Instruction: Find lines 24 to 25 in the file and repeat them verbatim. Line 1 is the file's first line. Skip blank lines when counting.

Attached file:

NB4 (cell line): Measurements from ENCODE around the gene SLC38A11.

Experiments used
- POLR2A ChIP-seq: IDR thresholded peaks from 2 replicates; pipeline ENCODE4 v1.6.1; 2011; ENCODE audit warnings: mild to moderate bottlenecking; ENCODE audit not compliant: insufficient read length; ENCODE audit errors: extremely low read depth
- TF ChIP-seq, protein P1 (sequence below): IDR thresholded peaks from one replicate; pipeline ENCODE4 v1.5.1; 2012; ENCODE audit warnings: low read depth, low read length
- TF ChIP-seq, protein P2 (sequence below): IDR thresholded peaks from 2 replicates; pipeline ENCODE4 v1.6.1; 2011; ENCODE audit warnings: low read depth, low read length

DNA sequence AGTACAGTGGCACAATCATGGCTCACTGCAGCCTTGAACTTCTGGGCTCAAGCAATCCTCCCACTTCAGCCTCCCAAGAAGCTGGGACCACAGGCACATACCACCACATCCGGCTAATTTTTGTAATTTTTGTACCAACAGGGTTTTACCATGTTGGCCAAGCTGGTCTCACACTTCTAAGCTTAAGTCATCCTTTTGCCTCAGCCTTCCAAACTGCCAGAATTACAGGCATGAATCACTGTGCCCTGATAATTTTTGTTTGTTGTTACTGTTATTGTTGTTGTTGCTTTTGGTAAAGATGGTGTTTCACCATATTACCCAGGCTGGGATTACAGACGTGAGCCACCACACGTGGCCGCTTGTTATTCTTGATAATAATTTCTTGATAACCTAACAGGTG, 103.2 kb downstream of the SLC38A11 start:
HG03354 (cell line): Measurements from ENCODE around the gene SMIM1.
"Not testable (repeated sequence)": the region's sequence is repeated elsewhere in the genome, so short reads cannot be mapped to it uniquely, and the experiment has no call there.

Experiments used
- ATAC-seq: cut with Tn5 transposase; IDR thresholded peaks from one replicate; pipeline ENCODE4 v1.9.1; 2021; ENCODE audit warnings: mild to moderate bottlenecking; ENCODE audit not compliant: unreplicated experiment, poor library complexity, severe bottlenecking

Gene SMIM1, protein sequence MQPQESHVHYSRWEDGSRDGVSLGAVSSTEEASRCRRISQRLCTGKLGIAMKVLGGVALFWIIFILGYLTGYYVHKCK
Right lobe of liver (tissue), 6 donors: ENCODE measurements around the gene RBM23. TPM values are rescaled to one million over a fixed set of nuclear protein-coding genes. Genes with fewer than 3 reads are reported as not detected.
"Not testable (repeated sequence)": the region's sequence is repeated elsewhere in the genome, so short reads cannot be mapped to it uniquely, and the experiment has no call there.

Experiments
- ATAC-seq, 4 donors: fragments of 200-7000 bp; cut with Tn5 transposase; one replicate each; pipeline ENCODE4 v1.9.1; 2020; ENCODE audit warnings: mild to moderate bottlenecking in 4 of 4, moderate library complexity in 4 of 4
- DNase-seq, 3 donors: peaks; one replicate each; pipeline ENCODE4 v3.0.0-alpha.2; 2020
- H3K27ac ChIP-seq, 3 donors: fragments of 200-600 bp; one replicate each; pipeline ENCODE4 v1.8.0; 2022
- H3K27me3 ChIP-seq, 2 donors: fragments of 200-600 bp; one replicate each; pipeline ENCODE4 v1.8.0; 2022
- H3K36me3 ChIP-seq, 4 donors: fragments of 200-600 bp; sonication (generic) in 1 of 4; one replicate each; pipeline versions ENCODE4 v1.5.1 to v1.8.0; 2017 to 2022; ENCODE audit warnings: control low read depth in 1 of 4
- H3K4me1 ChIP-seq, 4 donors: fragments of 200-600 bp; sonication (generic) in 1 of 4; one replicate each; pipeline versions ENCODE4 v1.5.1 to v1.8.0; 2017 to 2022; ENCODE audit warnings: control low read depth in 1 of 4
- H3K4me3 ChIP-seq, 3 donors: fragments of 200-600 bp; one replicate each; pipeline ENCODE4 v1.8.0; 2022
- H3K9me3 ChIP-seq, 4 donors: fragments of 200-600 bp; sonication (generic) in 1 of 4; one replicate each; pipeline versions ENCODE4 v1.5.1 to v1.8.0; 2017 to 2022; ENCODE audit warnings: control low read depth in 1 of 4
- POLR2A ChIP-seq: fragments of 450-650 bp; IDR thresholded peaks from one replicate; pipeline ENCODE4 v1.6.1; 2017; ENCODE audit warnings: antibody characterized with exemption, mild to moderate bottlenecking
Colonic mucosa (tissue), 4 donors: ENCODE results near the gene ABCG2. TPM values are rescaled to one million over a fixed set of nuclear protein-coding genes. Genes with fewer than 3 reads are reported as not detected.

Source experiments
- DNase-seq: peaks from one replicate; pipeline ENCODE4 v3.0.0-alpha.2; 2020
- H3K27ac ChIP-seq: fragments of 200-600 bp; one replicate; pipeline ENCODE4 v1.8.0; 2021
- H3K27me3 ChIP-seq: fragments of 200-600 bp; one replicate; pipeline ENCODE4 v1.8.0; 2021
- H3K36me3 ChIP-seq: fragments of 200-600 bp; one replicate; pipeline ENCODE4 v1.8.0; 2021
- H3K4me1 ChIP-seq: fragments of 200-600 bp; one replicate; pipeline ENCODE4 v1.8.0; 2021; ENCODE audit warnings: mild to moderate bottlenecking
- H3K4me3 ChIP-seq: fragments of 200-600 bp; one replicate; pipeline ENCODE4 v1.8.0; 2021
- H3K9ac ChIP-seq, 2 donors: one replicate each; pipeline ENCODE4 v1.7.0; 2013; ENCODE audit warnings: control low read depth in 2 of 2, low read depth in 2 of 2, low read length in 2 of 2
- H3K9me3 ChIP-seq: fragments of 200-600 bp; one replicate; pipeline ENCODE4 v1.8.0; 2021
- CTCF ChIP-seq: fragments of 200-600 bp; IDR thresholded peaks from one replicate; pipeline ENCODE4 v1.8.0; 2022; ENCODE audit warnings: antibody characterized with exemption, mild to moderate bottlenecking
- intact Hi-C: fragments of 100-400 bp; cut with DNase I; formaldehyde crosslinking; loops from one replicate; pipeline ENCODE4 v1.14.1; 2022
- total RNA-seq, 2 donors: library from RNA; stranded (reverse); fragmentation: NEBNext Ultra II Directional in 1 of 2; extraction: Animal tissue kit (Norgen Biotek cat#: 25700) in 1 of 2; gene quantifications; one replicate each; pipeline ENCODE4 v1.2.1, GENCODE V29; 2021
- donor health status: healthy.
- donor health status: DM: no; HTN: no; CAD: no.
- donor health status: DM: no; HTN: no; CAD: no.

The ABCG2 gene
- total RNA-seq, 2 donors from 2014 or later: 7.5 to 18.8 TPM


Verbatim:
Colonic mucosa (tissue), 4 donors: ENCODE results near the gene ABCG2. TPM values are rescaled to one million over a fixed set of nuclear protein-coding genes. Genes with fewer than 3 reads are reported as not detected.

Source experiments